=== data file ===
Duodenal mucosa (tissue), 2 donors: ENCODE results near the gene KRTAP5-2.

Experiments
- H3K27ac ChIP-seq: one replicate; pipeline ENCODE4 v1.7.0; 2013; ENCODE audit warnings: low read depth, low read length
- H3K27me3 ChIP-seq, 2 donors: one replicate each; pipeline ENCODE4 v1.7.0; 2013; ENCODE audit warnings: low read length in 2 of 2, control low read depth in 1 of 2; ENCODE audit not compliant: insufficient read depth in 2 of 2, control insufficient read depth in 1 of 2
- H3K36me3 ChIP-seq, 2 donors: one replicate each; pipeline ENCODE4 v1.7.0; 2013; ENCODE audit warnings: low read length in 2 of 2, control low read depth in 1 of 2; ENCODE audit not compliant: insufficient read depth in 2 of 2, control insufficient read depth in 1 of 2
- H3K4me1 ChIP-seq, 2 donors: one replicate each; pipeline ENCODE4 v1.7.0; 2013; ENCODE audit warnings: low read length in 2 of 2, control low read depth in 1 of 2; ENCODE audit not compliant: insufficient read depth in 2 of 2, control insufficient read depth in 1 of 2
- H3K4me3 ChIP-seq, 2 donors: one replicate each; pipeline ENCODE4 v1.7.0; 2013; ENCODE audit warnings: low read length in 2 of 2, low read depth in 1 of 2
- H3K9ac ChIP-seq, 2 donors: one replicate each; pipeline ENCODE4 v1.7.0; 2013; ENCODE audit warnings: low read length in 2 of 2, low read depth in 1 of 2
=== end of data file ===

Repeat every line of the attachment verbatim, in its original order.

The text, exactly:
Duodenal mucosa (tissue), 2 donors: ENCODE results near the gene KRTAP5-2.

Experiments
- H3K27ac ChIP-seq: one replicate; pipeline ENCODE4 v1.7.0; 2013; ENCODE audit warnings: low read depth, low read length
- H3K27me3 ChIP-seq, 2 donors: one replicate each; pipeline ENCODE4 v1.7.0; 2013; ENCODE audit warnings: low read length in 2 of 2, control low read depth in 1 of 2; ENCODE audit not compliant: insufficient read depth in 2 of 2, control insufficient read depth in 1 of 2
- H3K36me3 ChIP-seq, 2 donors: one replicate each; pipeline ENCODE4 v1.7.0; 2013; ENCODE audit warnings: low read length in 2 of 2, control low read depth in 1 of 2; ENCODE audit not compliant: insufficient read depth in 2 of 2, control insufficient read depth in 1 of 2
- H3K4me1 ChIP-seq, 2 donors: one replicate each; pipeline ENCODE4 v1.7.0; 2013; ENCODE audit warnings: low read length in 2 of 2, control low read depth in 1 of 2; ENCODE audit not compliant: insufficient read depth in 2 of 2, control insufficient read depth in 1 of 2
- H3K4me3 ChIP-seq, 2 donors: one replicate each; pipeline ENCODE4 v1.7.0; 2013; ENCODE audit warnings: low read length in 2 of 2, low read depth in 1 of 2
- H3K9ac ChIP-seq, 2 donors: one replicate each; pipeline ENCODE4 v1.7.0; 2013; ENCODE audit warnings: low read length in 2 of 2, low read depth in 1 of 2